Why do parasites harm their hosts? The general understanding is that if the transmission rate and virulence of a parasite are linked, then the parasite must harm its host to maximize its transmission. The exact nature of such trade-offs remains largely unclear, but for vertebrate hosts it probably involves interactions between a microparasite and the host immune system. Previous results have suggested that in a homogeneous host population in the absence of super- or coinfection, within-host dynamics lead to selection of the parasite with an intermediate growth rate that is just being controlled by the immune system before it kills the host (Antia et al. 1994). In this paper, we examine how this result changes when heterogeneity is introduced to the host population. We incorporate the simplest form of heterogeneity—random heterogeneity in the parameters describing the size of the initial parasite inoculum, the immune response of the host, and the lethal density at which the parasite kills the host. We find that the general conclusion of the previous model holds: parasites evolve some intermediate growth rate. However, in contrast with the generally accepted view, we find that virulence (measured by the case mortality or the rate of parasite-induced host mortality) increases with heterogeneity. Finally, we link the within-host and between-host dynamics of parasites. We show how the parameters for epidemiological spread of the disease can be estimated from the within-host dynamics, and in doing so examine the way in which trade-offs between these epidemiological parameters arise as a consequence of the interaction of the parasite and the immune response of the host.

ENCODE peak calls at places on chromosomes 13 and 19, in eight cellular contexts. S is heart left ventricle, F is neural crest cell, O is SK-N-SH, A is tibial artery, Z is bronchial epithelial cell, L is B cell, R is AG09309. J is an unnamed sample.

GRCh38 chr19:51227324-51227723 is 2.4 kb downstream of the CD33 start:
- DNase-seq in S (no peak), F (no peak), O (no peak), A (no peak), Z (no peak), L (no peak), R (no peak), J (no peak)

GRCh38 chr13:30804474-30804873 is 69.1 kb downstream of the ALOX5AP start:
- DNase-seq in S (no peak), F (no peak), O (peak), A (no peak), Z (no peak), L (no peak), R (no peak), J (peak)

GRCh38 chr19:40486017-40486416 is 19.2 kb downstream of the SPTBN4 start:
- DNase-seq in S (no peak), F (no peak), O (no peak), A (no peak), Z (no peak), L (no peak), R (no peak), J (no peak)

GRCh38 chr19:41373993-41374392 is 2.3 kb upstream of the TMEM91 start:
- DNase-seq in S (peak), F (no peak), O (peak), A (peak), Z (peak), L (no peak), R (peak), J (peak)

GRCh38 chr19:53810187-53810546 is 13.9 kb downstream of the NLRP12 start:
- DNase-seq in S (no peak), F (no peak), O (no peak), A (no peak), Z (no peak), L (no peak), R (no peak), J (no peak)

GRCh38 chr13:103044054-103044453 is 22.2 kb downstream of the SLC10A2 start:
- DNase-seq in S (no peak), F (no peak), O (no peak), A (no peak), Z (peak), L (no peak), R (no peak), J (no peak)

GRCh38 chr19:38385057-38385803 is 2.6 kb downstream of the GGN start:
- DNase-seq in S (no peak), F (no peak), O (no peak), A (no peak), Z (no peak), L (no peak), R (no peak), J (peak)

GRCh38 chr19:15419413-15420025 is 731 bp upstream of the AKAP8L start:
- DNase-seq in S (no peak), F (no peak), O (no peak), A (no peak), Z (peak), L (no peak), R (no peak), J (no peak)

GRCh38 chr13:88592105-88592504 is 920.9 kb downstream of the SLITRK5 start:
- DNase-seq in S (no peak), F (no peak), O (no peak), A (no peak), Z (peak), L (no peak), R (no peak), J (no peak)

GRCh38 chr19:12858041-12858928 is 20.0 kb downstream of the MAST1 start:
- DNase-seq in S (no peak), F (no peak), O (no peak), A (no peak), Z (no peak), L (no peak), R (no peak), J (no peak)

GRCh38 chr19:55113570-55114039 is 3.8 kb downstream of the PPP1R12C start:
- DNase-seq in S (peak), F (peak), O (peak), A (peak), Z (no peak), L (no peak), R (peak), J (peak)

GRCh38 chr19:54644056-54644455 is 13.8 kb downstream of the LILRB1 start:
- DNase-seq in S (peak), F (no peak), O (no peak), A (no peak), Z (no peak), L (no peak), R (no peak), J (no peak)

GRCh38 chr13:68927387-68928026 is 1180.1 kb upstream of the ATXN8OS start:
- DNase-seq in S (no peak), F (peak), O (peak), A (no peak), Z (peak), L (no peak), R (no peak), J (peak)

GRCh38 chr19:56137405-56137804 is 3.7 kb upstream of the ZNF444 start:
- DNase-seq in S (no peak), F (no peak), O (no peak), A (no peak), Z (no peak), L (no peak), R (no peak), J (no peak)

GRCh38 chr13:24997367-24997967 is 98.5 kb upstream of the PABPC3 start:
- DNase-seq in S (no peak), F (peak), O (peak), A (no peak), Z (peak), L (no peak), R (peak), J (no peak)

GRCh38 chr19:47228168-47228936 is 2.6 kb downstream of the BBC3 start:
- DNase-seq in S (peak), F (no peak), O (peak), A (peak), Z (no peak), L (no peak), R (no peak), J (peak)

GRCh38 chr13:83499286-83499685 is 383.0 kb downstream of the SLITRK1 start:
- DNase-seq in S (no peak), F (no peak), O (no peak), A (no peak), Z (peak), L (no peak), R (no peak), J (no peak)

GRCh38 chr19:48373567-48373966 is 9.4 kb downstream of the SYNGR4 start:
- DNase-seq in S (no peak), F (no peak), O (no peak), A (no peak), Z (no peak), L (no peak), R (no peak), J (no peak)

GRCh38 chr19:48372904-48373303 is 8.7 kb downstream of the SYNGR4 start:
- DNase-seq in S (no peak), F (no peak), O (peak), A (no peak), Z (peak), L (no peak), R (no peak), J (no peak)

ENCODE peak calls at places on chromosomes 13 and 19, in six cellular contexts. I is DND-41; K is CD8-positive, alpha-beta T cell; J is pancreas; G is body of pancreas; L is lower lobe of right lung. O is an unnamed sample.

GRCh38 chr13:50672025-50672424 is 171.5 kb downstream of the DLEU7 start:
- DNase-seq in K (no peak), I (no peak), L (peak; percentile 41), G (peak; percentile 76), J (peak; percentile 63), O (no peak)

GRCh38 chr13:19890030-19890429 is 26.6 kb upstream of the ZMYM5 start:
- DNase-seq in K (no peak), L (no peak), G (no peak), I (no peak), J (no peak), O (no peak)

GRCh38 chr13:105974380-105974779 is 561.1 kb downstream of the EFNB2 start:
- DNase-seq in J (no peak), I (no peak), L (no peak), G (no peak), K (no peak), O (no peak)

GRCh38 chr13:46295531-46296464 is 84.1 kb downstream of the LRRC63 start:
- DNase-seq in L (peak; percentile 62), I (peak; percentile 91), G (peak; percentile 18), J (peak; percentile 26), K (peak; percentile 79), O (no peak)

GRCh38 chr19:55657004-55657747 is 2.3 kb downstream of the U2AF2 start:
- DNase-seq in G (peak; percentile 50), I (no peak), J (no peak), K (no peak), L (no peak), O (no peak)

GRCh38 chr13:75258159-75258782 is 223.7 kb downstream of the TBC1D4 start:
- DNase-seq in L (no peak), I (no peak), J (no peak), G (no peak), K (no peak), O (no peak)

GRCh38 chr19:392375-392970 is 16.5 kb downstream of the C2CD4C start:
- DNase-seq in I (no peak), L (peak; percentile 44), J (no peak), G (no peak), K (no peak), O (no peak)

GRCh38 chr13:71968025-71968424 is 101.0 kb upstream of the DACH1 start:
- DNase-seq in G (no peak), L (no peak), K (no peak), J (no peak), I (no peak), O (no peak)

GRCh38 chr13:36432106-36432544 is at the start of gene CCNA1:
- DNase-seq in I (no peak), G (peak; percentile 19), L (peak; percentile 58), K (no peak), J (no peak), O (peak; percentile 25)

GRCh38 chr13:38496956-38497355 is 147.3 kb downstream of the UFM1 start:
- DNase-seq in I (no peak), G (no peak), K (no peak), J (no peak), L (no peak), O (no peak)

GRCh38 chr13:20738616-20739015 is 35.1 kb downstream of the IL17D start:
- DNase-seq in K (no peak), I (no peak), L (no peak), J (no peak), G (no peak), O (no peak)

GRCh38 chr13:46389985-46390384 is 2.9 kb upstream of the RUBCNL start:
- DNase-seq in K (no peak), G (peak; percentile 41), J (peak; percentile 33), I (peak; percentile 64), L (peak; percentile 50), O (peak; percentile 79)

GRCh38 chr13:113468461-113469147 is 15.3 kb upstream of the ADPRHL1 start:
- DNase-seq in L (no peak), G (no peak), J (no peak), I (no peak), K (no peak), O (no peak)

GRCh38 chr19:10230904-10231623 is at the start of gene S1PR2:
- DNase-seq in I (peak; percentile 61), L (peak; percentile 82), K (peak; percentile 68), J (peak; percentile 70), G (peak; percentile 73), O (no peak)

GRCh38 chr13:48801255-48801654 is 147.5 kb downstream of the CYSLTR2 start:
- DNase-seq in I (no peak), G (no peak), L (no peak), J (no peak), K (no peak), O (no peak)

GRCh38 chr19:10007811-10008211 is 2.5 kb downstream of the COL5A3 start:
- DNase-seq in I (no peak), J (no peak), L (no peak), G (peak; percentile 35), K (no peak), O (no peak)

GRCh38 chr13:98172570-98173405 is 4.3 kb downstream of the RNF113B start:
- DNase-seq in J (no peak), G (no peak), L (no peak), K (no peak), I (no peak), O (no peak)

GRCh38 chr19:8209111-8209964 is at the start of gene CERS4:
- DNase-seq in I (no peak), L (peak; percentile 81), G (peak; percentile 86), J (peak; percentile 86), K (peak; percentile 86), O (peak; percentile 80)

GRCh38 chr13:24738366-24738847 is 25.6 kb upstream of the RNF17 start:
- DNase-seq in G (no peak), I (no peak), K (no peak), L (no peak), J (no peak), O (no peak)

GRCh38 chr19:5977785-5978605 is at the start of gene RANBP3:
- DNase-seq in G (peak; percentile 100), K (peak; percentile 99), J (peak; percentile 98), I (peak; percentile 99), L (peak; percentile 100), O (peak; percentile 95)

Corresponding Editor: H. Ochman